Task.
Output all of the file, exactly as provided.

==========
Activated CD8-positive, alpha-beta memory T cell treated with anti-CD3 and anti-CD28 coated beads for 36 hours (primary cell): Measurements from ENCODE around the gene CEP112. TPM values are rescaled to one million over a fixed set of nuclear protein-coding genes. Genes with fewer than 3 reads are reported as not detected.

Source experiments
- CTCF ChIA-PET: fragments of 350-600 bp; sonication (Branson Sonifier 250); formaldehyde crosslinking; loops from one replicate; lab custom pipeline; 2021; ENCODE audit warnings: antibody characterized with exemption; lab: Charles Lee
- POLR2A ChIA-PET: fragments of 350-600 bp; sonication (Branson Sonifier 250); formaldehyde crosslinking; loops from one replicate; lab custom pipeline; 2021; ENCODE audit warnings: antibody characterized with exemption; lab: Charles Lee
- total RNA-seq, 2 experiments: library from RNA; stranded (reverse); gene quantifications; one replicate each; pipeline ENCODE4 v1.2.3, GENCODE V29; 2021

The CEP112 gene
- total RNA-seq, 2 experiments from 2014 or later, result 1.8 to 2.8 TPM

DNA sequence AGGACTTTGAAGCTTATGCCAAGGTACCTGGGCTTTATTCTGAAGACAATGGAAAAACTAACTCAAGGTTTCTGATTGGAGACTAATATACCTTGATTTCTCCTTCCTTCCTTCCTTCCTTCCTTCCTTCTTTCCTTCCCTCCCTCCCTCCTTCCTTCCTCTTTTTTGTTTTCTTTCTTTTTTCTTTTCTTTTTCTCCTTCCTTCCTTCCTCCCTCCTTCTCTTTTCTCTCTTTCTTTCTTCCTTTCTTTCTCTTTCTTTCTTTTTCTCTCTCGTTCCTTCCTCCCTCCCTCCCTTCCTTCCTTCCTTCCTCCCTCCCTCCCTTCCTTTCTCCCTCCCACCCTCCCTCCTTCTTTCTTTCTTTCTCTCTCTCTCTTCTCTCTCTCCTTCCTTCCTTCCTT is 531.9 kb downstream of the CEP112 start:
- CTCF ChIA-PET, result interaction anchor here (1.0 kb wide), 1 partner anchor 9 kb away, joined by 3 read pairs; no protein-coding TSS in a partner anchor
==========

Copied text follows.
Activated CD8-positive, alpha-beta memory T cell treated with anti-CD3 and anti-CD28 coated beads for 36 hours (primary cell): Measurements from ENCODE around the gene CEP112. TPM values are rescaled to one million over a fixed set of nuclear protein-coding genes. Genes with fewer than 3 reads are reported as not detected.

Source experiments
- CTCF ChIA-PET: fragments of 350-600 bp; sonication (Branson Sonifier 250); formaldehyde crosslinking; loops from one replicate; lab custom pipeline; 2021; ENCODE audit warnings: antibody characterized with exemption; lab: Charles Lee
- POLR2A ChIA-PET: fragments of 350-600 bp; sonication (Branson Sonifier 250); formaldehyde crosslinking; loops from one replicate; lab custom pipeline; 2021; ENCODE audit warnings: antibody characterized with exemption; lab: Charles Lee
- total RNA-seq, 2 experiments: library from RNA; stranded (reverse); gene quantifications; one replicate each; pipeline ENCODE4 v1.2.3, GENCODE V29; 2021

The CEP112 gene
- total RNA-seq, 2 experiments from 2014 or later, result 1.8 to 2.8 TPM

DNA sequence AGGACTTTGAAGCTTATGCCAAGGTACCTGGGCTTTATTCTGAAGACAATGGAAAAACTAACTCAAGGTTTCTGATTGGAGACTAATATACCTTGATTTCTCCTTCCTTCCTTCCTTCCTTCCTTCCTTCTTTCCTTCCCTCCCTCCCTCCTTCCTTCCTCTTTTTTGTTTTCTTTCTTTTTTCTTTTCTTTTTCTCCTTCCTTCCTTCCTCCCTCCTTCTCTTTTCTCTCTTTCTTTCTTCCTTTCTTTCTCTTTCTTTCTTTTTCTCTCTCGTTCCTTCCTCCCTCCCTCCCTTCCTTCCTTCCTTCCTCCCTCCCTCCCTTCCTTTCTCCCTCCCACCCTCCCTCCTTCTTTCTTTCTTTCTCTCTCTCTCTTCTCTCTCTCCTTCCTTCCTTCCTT is 531.9 kb downstream of the CEP112 start:
- CTCF ChIA-PET, result interaction anchor here (1.0 kb wide), 1 partner anchor 9 kb away, joined by 3 read pairs; no protein-coding TSS in a partner anchor